Nicola Hopewell Impresses Again
This past Saturday was one of those special nights for fight fans. 20,000 vocal and passionate fans headed to a rugby stadium in Leeds to watch the likes of Josh Warrington, Katie Taylor and other members of the Matchroom powerhouse. It was a night of high emotion that sadly ended in an anticlimactic fashion when Warrington was denied his redemption by an accidental headbutt. The premature conclusion sucked all the atmosphere out of the stadium in a matter of seconds. It went from deafening to eerie remarkably quickly.
Further afield on a Liverpool heavy UFC card in Las Vegas, Paddy Pimblett announced himself as a potential new star in the world of mixed martial arts. A night that was scripted to end the way it did.
But the action didn’t end there, BIBA put on their latest show in Brighton, and Worksop’s Nicola Hopewell advanced her winning record to 5-0. The trip to the seaside was a fruitful one. Hopewell claimed the WBL European super-flyweight title with a points victory over 8 rounds over Belfast’s Cara MacLochlainn.
After 4 stoppage wins in her first 4 fights, Hopewell was taken the distance for the first time in her professional career. MacLochlainn lost any real ambition to win the fight after the opening few rounds, and her constant holding made it a frustrating experience for the Worksop hopeful.
Despite the obvious frustration, Hopewell showed patience and her obvious class, the clean quality shots came from her gloves. The stoppage streak may have ended, but the rounds in the bank will serve her well. Not every fighter will willingly oblige or engage, a valuable learning experience for a fighter who looks set for bigger things.
Hopewell has declared recently that she is staying with BIBA, at least for the immediate future. But I wonder if the temptation to fight elsewhere in the boxing world will be too much of a temptation in the coming months.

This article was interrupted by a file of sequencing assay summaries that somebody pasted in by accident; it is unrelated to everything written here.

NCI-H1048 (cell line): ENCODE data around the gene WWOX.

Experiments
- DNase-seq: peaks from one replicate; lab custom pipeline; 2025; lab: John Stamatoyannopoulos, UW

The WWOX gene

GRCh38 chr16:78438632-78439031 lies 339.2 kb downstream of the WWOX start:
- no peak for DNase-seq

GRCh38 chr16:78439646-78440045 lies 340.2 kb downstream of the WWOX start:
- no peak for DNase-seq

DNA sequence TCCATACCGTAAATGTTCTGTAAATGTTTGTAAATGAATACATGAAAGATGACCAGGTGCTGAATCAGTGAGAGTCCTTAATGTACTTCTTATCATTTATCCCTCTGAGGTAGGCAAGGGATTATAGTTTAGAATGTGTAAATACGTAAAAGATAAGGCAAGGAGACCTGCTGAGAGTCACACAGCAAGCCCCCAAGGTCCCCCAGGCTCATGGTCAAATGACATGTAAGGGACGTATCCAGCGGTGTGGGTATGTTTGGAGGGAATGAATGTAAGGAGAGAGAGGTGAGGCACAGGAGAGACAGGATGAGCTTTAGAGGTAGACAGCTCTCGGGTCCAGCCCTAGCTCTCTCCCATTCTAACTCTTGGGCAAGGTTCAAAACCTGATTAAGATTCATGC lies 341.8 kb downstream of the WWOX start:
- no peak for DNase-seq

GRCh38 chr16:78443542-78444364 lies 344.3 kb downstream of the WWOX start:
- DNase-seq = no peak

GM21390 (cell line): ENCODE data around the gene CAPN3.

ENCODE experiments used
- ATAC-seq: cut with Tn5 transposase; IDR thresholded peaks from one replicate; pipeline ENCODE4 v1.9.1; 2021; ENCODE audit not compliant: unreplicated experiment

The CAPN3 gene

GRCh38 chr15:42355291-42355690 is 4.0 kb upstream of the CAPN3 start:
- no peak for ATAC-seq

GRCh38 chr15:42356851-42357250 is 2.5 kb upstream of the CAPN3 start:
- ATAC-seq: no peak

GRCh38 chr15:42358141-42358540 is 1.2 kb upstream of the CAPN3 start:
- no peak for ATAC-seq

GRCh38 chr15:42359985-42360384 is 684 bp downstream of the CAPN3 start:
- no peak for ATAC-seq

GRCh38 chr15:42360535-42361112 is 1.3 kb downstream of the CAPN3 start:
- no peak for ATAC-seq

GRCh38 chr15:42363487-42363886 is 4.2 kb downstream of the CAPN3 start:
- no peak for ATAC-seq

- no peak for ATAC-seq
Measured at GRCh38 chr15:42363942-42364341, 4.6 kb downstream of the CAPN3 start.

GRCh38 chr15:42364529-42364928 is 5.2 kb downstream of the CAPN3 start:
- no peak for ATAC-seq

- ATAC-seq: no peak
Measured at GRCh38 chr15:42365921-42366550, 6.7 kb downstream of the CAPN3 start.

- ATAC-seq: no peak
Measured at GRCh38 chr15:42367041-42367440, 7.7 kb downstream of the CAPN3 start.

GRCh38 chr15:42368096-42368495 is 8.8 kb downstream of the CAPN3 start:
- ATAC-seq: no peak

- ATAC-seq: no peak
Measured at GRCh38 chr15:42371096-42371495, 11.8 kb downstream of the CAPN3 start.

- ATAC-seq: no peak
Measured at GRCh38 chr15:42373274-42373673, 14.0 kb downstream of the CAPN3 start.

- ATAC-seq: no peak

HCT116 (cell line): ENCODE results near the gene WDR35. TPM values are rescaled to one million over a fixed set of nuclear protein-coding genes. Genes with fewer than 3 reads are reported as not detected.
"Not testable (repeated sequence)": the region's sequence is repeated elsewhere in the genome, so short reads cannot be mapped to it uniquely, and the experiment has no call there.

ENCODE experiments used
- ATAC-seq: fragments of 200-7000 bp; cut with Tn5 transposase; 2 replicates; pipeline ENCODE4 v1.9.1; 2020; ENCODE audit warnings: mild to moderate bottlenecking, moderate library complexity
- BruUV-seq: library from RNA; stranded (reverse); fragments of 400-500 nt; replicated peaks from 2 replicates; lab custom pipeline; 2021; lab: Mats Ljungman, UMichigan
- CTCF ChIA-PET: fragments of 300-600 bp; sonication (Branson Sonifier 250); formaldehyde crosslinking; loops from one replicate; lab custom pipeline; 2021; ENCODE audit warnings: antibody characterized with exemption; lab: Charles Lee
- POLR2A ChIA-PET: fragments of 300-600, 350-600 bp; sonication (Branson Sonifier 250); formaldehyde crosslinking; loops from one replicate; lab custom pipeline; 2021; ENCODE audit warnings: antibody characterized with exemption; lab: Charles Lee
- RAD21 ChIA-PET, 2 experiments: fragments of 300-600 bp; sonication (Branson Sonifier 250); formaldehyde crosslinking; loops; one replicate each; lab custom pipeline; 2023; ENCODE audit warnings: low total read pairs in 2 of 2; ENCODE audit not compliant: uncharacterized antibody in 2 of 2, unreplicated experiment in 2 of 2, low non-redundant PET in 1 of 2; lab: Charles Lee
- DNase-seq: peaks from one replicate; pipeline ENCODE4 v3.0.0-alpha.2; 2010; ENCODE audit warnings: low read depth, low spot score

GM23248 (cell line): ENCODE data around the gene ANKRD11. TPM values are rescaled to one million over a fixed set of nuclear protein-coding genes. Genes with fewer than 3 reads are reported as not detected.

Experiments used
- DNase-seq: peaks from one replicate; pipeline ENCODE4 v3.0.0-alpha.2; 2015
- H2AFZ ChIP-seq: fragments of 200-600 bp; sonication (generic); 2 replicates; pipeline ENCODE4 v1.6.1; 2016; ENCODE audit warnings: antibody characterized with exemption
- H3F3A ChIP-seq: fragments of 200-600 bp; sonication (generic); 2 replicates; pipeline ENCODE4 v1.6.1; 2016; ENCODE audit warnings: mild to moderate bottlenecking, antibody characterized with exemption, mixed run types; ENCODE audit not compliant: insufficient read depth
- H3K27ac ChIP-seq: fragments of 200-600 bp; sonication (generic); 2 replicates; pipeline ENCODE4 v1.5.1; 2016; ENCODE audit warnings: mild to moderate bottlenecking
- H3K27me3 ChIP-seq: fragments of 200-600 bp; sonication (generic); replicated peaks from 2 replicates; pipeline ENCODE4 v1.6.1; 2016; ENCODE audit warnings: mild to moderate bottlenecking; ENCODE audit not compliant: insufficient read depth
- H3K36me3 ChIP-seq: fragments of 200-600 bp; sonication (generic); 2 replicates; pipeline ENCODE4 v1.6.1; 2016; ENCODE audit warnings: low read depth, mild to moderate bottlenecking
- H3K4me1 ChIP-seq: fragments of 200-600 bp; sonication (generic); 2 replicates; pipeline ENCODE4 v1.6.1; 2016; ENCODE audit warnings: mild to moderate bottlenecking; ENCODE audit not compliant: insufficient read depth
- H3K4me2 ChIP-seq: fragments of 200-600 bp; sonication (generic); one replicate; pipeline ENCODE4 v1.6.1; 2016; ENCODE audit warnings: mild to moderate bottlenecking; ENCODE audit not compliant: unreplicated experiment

Without the mainstream coverage from the major boxing outlets, certainly on a regular basis, her career could end in relative obscurity, which would be a shame. A tragedy even. As I said in a previous article, her talents deserve a bigger stage. With each passing fight, that becomes more and more obvious.
The night was long in Brighton, a 9 fight card, Hopewell was on 8th and came out for her fight close to midnight. What crowd was there had largely dispersed, leaving a practically empty hall, and had the look of a behind closed doors show. From the viewing on the YouTube feed, there seemed little or no atmosphere, and you couldn’t fail to have sympathy for the two fighters. It wasn’t a good look.
Hopewell does get a hometown show for her next outing in October which should have a completely different feel to it. A full house is the least she deserves.
At 30, Hopewell is at or near her peak, and could quite easily compete across the great boxing divide. The great debate about where her talents best lie, won’t go away anytime soon.
Hopewell has a more than decent amateur career behind her and has impressed in her 5 fights under the BIBA banner, lesser fighters are competing on much bigger platforms. In my opinion, Hopewell should be on those stages with them.
BIBA deserve credit for putting regular shows on and getting their fighters out, especially in these testing times. They should be applauded for that. But there is a perception about their product that will be hard to remove. They are still a work in progress and need time to develop further. They should be given that time. There is no poison from this pen aimed at BIBA or those close to Hopewell who have done an excellent job in getting the unbeaten prospect to where she is right now.
But the question is, has Hopewell outgrown BIBA already, and does she have time to waste. In many ways, her time is now. This isn’t about what is best for BIBA, or anyone else for that matter, it is what is best for Nicola Hopewell.